In any business, from startup to Fortune 500, the CEO is the only individual who is peerless. (Of course, I am dismissing the rare exception when co-CEOs exist.) Overwhelmingly, a CEO has no equal within the organization. If we accept the challenge that our best people should be on our biggest opportunities, then the CEO must exert their influence and take on the role of CLO (chief leadership officer).
This issue will not “sort itself out.” There needs to be bold, courageous, and direct action from the very top. Similar to crisis communications, when employees need to hear the importance of building leadership into a company’s DNA from the president/CEO, organizations need to hear from the chief leadership officer. When the word comes from the top, people tend to listen.
Change Takes Courage
I do realize becoming the Chief Leadership Officer is easier said than done. This will require courageous leadership from all CEOs. It will be critical for them to have the managerial courage of putting their name and reputations behind the idea of replicating and reproducing leaders at all levels. In my upcoming book, The Leadership Decade: A Playbook for an Extraordinary Era, I discuss how the CEO can make sure everyone in their organization is aligned with the commitment of reproducing and replicating leadership at all levels. Attracting and retaining talent in today’s market place is not a human resources issue. It is a strategic challenge.
The Best CEOs
It is the CEO who ultimately sets the company’s vision and decides where “the bus is headed.” In McKinsey & Company’s research to determine what practices distinguish the best CEOs, they found that top CEOs reframe what winning means. I strongly believe part of this reframing needs to be the attraction and retention of talent. Turnover cannot be accepted as a cost of doing business. Losing top performers cannot be blamed on this new generation. The CEO, in the role of CLO, must reframe what winning means. Winning should be defined as assembling, retaining, and developing a world-class workforce.
McKinsey goes on to point out that the top CEOs make bold strategic moves, and the sooner they make these bold moves, the more successful they are. Their research shows that CEOs who make these moves earlier outperform those who hesitate. Attracting and retaining top talent is not going to get easier. In fact, it is a statistical certainty that it is going to get more difficult. Chief executive officers who act quickly will have a distinct strategic advantage over those who hesitate. Organizations that implement innovative solutions will win. Organizations that hesitate, overly collaborate, try to gain buy-in for every single move, and use watered-down 20th-century solutions will be left in the dust.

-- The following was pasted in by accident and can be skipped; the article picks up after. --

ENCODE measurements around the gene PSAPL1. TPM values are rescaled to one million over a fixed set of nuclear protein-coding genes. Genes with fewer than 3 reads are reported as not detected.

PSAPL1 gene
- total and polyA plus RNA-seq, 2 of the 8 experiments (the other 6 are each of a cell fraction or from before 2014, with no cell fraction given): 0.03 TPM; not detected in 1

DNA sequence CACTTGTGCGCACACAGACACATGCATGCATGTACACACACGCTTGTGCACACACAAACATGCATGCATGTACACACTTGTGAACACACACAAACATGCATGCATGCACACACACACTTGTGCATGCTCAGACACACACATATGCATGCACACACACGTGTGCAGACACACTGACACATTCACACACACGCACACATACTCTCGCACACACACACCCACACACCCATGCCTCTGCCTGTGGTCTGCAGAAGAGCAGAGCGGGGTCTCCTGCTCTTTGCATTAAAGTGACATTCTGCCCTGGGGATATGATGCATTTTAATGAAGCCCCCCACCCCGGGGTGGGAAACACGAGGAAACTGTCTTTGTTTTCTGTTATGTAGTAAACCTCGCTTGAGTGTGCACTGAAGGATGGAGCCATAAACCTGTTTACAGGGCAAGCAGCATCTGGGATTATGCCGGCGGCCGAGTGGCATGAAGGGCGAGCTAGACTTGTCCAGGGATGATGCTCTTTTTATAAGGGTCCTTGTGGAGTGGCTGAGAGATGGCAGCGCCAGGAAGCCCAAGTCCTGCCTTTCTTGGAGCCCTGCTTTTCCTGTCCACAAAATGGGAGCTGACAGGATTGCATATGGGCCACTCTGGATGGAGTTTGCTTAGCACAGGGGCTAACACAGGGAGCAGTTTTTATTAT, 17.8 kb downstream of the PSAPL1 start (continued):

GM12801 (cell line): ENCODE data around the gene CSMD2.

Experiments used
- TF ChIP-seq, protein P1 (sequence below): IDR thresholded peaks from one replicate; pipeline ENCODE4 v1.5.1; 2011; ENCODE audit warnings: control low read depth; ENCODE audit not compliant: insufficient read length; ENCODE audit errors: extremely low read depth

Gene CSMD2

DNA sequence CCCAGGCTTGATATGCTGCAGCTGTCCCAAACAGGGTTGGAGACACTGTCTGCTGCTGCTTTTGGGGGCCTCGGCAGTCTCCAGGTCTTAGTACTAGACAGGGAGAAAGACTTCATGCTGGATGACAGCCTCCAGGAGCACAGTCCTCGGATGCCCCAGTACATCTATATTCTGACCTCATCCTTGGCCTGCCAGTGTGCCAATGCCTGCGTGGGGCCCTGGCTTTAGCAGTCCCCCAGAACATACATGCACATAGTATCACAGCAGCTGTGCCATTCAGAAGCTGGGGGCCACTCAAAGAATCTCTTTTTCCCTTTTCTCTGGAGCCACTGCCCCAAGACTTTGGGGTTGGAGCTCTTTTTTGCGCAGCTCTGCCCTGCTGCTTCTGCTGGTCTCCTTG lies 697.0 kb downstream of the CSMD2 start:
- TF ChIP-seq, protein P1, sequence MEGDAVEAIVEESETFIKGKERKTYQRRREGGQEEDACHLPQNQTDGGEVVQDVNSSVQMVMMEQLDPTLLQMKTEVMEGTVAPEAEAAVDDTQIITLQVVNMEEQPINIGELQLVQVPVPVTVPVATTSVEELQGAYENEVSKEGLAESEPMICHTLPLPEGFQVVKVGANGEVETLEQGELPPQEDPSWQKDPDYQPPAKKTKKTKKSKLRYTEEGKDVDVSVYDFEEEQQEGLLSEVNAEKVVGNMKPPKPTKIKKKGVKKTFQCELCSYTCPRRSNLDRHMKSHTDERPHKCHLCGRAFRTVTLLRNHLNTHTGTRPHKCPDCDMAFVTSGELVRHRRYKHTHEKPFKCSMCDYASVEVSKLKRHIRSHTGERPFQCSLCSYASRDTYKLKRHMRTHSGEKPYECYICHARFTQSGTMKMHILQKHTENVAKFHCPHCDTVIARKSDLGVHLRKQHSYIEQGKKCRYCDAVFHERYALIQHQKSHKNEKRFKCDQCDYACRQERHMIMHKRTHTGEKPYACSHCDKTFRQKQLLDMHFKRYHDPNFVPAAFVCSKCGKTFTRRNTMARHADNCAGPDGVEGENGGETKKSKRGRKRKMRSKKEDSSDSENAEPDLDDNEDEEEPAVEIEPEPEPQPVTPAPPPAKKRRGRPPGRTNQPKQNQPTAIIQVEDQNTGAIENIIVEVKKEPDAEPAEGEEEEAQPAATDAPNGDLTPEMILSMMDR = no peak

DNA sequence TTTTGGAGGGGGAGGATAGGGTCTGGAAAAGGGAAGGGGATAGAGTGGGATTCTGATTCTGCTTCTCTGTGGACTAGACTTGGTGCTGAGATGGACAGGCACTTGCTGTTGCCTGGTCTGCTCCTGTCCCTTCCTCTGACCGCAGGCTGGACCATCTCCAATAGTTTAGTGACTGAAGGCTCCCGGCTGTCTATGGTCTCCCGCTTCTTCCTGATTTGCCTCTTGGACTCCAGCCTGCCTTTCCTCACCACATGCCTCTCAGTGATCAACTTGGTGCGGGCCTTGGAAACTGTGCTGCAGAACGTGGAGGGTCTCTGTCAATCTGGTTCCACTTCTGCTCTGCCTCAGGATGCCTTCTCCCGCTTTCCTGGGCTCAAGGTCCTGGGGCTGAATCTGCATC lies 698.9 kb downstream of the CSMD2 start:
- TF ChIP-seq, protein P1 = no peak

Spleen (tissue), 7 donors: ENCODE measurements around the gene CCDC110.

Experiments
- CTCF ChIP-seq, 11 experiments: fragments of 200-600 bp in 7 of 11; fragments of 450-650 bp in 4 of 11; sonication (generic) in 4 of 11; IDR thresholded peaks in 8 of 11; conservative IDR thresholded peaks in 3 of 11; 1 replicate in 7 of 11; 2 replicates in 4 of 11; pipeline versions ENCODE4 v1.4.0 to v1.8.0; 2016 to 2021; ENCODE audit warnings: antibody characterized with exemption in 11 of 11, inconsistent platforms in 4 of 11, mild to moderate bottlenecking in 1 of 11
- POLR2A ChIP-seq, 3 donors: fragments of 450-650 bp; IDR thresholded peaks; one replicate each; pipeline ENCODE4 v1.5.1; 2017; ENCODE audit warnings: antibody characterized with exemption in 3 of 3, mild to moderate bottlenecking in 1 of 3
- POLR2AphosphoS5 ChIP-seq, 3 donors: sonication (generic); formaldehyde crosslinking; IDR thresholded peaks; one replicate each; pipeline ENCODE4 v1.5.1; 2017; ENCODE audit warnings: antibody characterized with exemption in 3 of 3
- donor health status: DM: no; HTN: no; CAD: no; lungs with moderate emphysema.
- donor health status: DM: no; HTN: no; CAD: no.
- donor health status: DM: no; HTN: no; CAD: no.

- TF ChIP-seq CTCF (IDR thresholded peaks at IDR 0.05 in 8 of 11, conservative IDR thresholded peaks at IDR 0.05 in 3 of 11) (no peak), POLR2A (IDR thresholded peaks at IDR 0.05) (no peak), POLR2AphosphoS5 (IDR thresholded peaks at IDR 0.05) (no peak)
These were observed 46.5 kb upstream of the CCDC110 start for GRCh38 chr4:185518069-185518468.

It Takes Focus
McKinsey also points out that a CEO must stay active with resource allocation. Where a business invests money is critical to its ongoing success. McKinsey & Company states, “a third of companies reallocate a mere 1% of the capital from year to year.” One major change all businesses need to embrace is the investment in future leaders. Investment dollars need to be reallocated to what was traditionally viewed as a “training expense.”
A major part of this is for CEO/CLOs to embrace the idea of investing in future leaders versus only budgeting “expense dollars” when times are good. Leadership development must be built into every organization’s DNA, and only the CEO/CLO can drive that throughout the organization strategically. Businesses exist to replicate themselves—especially their leadership.
Key Roles Ignored!
To paraphrase Jim Collins in the book Good to Great, top leaders set up their successors for success. McKinsey’s research supports this truism and even goes one step further. McKinsey found that “a crucial first step is discovering which roles matter most. Of the fifty most value-creating roles in any given organization, only 10% normally report to the CEO directly.”
McKinsey says, “Once these roles are identified, the CEO can work with other executives to see that these roles are managed with increased rigor and are occupied by the right people.” This certainly sounds like a job for the chief leadership officer!
For far too long, proactive leadership development has been either nonexistent or looked at as an expense to be slashed when times were tough. Taking this approach, organizations have unconsciously developed what Jim Collins describes as a “doom loop.”
Collins contends that the stop-start nature of strategic initiatives, often launched very publicly, becomes an extraordinarily negative part of a culture. People begin disbelieving announcements for new initiatives and start to take a “this too shall pass“ mentality. Failure to keep a constant focus on critical initiatives erodes trust throughout the entire organization. Thus creating a “doom loop.”
In order for true change to take place, senior leaders must exert their senior leadership. When you want to drastically change your methodology to attract and retain talent, you must develop the guidelines and have a major say on the plan moving forward. This is more than just stating one’s “vision” and delegating the task to others.
Adapted from our best-selling book, The Leadership Decade: A Playbook for an Extraordinary Era. If you’d like to purchase a copy, please visit s21.us/tldbook for a hardback book or s21.us/tldebook for an ebook. For even more information, check out theleadershipdecade.com.